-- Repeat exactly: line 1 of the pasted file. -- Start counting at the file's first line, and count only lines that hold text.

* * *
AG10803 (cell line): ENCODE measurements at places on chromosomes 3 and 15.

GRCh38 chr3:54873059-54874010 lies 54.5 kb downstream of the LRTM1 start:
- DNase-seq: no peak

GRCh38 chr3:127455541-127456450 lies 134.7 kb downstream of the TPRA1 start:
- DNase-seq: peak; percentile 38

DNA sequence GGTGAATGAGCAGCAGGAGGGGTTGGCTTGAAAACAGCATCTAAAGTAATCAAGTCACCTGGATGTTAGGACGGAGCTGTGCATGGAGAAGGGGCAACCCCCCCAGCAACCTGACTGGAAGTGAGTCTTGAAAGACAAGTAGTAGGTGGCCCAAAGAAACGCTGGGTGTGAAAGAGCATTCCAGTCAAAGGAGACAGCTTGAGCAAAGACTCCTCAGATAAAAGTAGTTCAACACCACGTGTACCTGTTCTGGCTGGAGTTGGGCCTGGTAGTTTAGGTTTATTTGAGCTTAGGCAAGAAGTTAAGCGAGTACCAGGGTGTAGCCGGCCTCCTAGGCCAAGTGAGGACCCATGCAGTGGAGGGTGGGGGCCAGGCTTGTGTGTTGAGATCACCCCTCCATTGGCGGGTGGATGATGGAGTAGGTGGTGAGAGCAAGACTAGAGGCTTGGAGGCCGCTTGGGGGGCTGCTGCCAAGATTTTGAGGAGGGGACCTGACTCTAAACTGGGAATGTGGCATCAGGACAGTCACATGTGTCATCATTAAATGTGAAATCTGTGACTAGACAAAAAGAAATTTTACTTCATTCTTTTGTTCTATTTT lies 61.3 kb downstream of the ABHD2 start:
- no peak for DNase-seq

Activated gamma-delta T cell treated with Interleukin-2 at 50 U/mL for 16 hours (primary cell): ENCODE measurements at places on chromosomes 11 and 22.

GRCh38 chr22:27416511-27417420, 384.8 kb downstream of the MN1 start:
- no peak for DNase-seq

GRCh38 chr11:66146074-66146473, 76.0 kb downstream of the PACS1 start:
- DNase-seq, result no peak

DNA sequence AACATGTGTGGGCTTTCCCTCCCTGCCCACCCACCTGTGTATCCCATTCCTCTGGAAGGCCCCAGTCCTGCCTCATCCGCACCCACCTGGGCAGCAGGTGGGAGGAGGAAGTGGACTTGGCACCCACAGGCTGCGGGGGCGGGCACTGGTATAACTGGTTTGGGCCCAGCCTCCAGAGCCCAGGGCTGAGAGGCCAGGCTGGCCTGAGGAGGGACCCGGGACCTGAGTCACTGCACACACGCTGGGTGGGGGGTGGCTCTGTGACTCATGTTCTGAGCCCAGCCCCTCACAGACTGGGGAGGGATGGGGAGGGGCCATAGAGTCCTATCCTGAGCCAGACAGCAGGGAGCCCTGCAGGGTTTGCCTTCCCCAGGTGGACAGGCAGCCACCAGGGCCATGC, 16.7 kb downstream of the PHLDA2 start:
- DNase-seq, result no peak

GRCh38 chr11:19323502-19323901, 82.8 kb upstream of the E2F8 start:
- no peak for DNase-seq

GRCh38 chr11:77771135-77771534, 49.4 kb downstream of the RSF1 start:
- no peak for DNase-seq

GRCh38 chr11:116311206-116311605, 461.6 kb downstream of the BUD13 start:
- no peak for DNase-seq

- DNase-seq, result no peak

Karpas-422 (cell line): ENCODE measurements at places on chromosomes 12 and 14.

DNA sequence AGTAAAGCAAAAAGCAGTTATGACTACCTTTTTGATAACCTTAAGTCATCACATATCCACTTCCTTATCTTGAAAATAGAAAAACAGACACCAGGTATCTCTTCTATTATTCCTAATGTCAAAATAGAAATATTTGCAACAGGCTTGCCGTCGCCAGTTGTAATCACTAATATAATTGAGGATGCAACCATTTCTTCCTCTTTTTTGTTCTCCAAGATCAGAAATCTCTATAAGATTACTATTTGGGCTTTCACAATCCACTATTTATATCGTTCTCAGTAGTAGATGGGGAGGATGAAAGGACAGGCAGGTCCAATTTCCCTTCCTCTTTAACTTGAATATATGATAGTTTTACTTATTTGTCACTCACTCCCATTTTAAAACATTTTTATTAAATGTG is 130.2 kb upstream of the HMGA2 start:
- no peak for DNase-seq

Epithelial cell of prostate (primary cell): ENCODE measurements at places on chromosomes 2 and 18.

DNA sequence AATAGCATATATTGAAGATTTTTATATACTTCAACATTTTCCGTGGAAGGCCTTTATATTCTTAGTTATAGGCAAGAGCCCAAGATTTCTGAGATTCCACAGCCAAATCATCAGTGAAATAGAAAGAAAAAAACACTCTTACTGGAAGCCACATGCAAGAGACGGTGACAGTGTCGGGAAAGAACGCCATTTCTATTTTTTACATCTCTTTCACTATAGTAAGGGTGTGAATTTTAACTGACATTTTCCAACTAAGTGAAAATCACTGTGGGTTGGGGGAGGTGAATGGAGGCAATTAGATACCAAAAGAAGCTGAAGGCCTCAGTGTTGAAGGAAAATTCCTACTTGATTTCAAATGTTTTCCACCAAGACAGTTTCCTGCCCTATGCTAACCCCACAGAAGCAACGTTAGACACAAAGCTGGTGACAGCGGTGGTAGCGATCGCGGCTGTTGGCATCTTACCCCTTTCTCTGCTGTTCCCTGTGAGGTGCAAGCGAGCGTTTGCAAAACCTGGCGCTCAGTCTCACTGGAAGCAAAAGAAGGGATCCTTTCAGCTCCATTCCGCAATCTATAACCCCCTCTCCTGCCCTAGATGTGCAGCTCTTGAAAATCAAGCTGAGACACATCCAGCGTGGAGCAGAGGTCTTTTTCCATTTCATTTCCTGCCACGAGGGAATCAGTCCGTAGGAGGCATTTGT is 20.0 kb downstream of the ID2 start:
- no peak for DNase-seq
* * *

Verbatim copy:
AG10803 (cell line): ENCODE measurements at places on chromosomes 3 and 15.